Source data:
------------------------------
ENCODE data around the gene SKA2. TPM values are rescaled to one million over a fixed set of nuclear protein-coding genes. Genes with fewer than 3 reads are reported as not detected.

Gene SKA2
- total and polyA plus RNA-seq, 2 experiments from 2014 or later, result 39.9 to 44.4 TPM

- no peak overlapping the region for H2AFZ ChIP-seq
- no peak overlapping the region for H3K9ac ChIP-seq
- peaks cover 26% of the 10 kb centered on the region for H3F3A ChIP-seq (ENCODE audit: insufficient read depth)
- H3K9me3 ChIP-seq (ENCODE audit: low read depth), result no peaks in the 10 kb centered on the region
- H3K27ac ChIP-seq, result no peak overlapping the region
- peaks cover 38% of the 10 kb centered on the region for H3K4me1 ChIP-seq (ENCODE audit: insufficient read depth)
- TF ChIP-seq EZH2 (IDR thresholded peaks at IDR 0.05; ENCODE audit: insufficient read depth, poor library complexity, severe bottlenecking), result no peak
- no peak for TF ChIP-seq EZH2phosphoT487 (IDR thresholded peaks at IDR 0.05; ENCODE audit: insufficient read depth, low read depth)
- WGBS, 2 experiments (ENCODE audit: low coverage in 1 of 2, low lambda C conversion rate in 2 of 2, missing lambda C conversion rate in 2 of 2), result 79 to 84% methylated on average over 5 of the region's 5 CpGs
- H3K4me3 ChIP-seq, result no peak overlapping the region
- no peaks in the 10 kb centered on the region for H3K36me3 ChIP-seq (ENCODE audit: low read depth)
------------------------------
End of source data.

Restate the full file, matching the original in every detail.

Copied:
ENCODE data around the gene SKA2. TPM values are rescaled to one million over a fixed set of nuclear protein-coding genes. Genes with fewer than 3 reads are reported as not detected.

Gene SKA2
- total and polyA plus RNA-seq, 2 experiments from 2014 or later, result 39.9 to 44.4 TPM

- no peak overlapping the region for H2AFZ ChIP-seq
- no peak overlapping the region for H3K9ac ChIP-seq
- peaks cover 26% of the 10 kb centered on the region for H3F3A ChIP-seq (ENCODE audit: insufficient read depth)
- H3K9me3 ChIP-seq (ENCODE audit: low read depth), result no peaks in the 10 kb centered on the region
- H3K27ac ChIP-seq, result no peak overlapping the region
- peaks cover 38% of the 10 kb centered on the region for H3K4me1 ChIP-seq (ENCODE audit: insufficient read depth)
- TF ChIP-seq EZH2 (IDR thresholded peaks at IDR 0.05; ENCODE audit: insufficient read depth, poor library complexity, severe bottlenecking), result no peak
- no peak for TF ChIP-seq EZH2phosphoT487 (IDR thresholded peaks at IDR 0.05; ENCODE audit: insufficient read depth, low read depth)
- WGBS, 2 experiments (ENCODE audit: low coverage in 1 of 2, low lambda C conversion rate in 2 of 2, missing lambda C conversion rate in 2 of 2), result 79 to 84% methylated on average over 5 of the region's 5 CpGs
- H3K4me3 ChIP-seq, result no peak overlapping the region
- no peaks in the 10 kb centered on the region for H3K36me3 ChIP-seq (ENCODE audit: low read depth)